By Shelley Powers
For Benton Stokes, being an artist is about taking a good, long look at his life; finding what’s important to him; and then sharing what he finds in a meaningful way that inspires others to do the same.
Benton began playing music at age 4, picking out pieces on his grandmother’s piano, and eventually wound down life’s path to write for Christian music mainstays such as Natalie Grant, Sandi Patty, and Point of Grace. On December 4, 2014, the Nashville singer/songwriter launched his sophomore solo album, Turn Off the Moon, a project built on the lessons he learned about himself and his craft when he recorded his first album, Grace and Gravity, in 2008.
Those lessons included how to push himself lyrically, how to find the balance between poetry and conversation, and how to reflect his unique perspective as an artist who’s a Christian but who also wants to reach audiences beyond the Christian-music genre.
“When writing for the Christian market, there are certain acceptable ways to say things…and other vulnerabilities that are a little too much. So I decided to lift those boundaries on myself and decided I was going to be as honest and vulnerable as I needed and wanted to be,” Benton says. “The balance between being commercially viable and being crazy creative is a difficult one to strike sometimes, but it’s something that I always strive to do.”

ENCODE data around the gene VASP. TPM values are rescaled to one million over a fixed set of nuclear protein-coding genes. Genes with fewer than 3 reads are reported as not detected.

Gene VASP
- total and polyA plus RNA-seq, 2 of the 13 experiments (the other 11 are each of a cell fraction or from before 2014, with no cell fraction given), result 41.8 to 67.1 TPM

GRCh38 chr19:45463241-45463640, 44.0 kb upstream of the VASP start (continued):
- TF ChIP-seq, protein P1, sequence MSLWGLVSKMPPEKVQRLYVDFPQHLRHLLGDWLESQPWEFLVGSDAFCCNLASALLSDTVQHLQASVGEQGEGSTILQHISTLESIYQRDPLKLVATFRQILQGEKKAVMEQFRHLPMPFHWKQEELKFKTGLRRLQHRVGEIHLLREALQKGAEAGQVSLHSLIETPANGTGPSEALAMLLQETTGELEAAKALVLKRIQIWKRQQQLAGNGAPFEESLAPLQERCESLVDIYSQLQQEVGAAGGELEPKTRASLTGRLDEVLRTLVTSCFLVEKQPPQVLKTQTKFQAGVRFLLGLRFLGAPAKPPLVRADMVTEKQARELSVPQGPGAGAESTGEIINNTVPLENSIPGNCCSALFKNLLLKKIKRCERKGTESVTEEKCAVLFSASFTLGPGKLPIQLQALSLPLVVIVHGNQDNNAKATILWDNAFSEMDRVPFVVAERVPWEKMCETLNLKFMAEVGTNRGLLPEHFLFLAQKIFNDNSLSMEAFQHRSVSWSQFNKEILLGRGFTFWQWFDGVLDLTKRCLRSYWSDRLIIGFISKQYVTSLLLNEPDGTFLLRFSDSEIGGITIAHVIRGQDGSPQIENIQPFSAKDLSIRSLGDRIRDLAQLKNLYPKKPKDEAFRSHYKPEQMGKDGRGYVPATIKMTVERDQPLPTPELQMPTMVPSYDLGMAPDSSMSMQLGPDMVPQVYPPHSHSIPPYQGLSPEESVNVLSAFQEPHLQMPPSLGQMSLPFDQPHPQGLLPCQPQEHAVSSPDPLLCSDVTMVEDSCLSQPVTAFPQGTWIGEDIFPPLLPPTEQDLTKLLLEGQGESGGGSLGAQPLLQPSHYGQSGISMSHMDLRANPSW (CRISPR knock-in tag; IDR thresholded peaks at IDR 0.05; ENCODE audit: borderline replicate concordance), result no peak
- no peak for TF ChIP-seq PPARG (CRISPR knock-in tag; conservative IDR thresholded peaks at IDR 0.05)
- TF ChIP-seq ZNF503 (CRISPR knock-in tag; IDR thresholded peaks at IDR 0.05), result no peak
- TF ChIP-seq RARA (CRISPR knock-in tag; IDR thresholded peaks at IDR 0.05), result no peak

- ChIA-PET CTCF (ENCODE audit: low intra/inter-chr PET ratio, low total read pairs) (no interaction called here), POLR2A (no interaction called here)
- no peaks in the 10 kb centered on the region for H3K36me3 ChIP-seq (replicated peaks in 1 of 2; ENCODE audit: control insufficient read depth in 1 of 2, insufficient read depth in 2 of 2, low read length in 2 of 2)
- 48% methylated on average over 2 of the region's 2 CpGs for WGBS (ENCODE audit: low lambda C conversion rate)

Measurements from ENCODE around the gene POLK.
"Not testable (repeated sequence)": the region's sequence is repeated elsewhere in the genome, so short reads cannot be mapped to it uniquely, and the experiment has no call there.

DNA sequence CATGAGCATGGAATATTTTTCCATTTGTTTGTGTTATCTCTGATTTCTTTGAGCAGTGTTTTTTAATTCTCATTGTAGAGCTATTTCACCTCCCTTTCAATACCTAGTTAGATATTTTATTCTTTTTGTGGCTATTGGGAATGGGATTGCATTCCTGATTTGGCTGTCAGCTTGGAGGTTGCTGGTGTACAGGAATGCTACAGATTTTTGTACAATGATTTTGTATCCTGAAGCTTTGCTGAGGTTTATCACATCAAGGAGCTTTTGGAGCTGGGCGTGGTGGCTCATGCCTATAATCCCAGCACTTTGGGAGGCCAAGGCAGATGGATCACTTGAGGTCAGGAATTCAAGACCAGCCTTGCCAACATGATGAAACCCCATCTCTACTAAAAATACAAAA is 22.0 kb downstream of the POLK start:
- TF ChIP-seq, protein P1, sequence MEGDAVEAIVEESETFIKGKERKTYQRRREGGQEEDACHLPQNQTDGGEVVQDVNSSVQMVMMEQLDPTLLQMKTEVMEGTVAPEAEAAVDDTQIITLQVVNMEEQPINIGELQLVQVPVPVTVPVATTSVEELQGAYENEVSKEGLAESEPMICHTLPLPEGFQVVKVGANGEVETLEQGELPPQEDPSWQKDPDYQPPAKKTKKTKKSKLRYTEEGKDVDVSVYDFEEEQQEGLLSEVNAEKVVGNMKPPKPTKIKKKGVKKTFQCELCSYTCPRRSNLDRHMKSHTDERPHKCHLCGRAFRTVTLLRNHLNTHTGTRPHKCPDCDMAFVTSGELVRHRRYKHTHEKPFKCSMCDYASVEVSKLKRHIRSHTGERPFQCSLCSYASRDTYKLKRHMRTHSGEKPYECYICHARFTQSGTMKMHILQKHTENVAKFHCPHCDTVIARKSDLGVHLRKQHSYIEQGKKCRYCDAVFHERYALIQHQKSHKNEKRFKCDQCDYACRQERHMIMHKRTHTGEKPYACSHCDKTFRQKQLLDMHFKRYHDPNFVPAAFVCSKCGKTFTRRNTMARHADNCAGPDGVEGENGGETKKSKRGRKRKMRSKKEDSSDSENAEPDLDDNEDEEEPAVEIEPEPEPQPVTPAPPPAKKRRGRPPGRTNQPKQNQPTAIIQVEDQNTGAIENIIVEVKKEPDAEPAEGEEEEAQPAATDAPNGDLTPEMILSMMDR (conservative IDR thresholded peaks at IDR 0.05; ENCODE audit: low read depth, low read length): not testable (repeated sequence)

Pairing up with long-time friend and co-producer, Dennis Dearing (Menace Music) and finding support through a successful Kickstarter campaign, Benton, once again, exposes his vulnerabilities with his music, this time exploring the theme of redemption through the tracks on Turn Off the Moon.
“This new album is going to be opening up even more stories and even more facets to myself and my life to even more people,” Benton says. “I do hope the net result is that, in addition to people getting to know me, they get to know what’s important to me. They get to know where my faith and my hope come from; they get to know the things that I love; and, hopefully, it shines some light on my life in a way that it points back to them and it gets them to thinking about the things that are important to them.”